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Eagles’ Nnamdi Asomugha answers critics
Winning takes time, says CB
“The only people who knew that this thing wasn’t going to be a perfect, well-oiled machine overnight are the people that are here,” said cornerback Nnamdi Asomugha, one of the the offseason’s most coveted free agents. “The criticism is going to come from the people who think that all you have to do is snap a finger, and this thing is a perfect winning deal, and that’s not the way it is.
“The only people who know what we’re going through are the people who have been here. There’s growth to this process. We’re 1-4. By the end of the season, our goal is to be 12-4.”
“We just try to get better,” Reid said. “You can’t worry about things. You just have to move on.”
Tackling has been a large part of the Eagles‘ problem so far, shining the spotlight even brighter on Reid’s controversial decision to move 13-year offensive line coach Juan Castillo to defensive coordinator during the offseason. Reid on Wednesday denied a report that the Eagles had considered bringing in a consultant to assist the defense, while Asomugha went on a rant when asked about the team’s tackling problems.
“We’ve all missed tackles, I’ve probably missed two, but coming from the experts, it can sound like you’ve missed 100,” Asomugha said. “The thing is, we’ve got to run to the football. No, you don’t have to teach how to tackle, yes we know how to tackle, we’re football players, we’ve been doing it our entire lives.
“When you run to the football, you get guys down. Every single team in the National Football League missed tackles, and there are missed tackles on the majority of plays in the game. The thing about it is, when everybody is getting to the football, those missed tackles aren’t as blown up as when it’s one guy, and not everybody else is around it.”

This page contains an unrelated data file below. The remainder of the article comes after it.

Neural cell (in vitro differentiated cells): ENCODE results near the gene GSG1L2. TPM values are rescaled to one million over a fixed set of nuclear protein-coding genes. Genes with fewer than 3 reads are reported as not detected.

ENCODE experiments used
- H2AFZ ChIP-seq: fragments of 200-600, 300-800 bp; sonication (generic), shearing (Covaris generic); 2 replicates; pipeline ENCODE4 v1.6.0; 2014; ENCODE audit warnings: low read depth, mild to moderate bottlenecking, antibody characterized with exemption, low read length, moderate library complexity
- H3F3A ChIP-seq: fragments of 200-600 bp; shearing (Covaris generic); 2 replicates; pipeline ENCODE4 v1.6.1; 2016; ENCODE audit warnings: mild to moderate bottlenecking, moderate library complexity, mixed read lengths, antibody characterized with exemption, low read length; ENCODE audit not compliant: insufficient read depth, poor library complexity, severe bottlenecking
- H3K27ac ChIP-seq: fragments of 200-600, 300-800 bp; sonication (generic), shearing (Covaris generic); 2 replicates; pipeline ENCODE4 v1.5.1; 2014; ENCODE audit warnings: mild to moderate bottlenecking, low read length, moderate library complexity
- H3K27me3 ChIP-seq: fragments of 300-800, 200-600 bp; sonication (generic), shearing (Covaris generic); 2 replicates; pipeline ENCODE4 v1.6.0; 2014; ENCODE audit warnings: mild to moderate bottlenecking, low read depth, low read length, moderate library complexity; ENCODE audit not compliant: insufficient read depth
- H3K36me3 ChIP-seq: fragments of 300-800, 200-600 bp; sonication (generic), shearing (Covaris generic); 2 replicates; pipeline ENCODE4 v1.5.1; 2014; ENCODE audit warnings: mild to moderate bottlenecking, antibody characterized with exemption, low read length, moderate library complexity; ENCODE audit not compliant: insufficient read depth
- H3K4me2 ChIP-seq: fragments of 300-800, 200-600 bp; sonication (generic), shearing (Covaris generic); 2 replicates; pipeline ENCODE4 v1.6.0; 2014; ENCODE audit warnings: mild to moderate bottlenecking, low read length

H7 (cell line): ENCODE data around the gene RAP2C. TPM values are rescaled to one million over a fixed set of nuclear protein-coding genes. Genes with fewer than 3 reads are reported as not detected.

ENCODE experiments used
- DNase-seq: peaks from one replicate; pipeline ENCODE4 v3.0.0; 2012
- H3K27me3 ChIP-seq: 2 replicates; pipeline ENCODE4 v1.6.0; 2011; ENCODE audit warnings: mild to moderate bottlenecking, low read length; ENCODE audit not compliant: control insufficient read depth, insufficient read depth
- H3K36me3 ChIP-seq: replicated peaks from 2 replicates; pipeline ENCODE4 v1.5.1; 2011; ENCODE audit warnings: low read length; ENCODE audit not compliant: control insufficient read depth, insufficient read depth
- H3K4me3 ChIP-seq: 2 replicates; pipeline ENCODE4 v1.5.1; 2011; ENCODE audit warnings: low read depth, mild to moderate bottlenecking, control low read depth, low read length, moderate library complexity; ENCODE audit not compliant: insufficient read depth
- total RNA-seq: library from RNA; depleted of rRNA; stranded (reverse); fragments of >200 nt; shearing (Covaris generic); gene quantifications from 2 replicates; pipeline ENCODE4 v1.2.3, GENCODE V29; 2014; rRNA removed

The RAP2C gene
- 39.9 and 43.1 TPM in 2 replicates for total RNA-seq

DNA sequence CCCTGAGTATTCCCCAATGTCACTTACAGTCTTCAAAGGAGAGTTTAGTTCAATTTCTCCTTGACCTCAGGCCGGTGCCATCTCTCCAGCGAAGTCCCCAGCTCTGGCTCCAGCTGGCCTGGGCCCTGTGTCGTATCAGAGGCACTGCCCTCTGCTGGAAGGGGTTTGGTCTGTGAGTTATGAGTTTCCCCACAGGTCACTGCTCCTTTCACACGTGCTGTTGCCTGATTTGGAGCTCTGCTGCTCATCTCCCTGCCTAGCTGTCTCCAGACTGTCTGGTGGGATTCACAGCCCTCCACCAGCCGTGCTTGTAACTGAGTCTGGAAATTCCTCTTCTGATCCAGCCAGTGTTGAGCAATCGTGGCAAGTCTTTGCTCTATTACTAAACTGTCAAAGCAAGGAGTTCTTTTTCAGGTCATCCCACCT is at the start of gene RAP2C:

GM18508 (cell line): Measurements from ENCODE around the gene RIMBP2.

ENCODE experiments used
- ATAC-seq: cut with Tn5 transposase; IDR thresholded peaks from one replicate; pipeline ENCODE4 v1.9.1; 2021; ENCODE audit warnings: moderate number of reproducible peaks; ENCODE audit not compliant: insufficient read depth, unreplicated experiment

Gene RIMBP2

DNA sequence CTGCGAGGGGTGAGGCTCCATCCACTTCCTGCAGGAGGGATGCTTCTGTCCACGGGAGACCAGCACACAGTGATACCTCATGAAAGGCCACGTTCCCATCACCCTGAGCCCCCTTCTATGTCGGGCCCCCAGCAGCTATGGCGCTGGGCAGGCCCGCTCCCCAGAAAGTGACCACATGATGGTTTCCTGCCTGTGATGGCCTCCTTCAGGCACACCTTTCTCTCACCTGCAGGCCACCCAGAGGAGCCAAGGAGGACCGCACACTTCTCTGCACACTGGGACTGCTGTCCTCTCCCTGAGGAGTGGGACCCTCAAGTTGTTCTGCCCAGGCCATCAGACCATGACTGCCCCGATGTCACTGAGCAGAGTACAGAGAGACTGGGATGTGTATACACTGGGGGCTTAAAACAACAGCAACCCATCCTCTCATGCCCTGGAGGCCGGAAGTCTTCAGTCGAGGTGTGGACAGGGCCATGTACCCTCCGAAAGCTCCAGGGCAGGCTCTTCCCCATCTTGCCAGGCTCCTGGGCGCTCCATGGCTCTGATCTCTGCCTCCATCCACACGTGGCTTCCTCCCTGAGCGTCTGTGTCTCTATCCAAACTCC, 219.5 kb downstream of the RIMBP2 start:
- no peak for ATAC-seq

Barnes expects to keep job
“I’m still the nickel,” he said.
During the first four games, Barnes played in the slot against formations with more than two receivers. He intercepted a long pass against Dallas. He also has been an active blitzer from the slot, pressuring the quarterback three times according to Redskins coaches.
“I did what the coaches asked me to do and made a few plays here and there,” Barnes said. “I think I staked my claim that I should be playing.”
Last season in multi-receiver sets, No. 2 cornerback Carlos Rogers shifted to the slot, and Buchanon took Rogers’ place on the outside. Current No. 2 cornerback Josh Wilson has experience playing the slot. So does Buchanon, who played it at the University of Miami and early in his NFL career.
“If my number is called and I’m suited up [on Sunday], I’ll be ready to play,” Buchanon said.
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About the Author
Carla Peay keeps you up to date on the Washington Wizards and the NBA.
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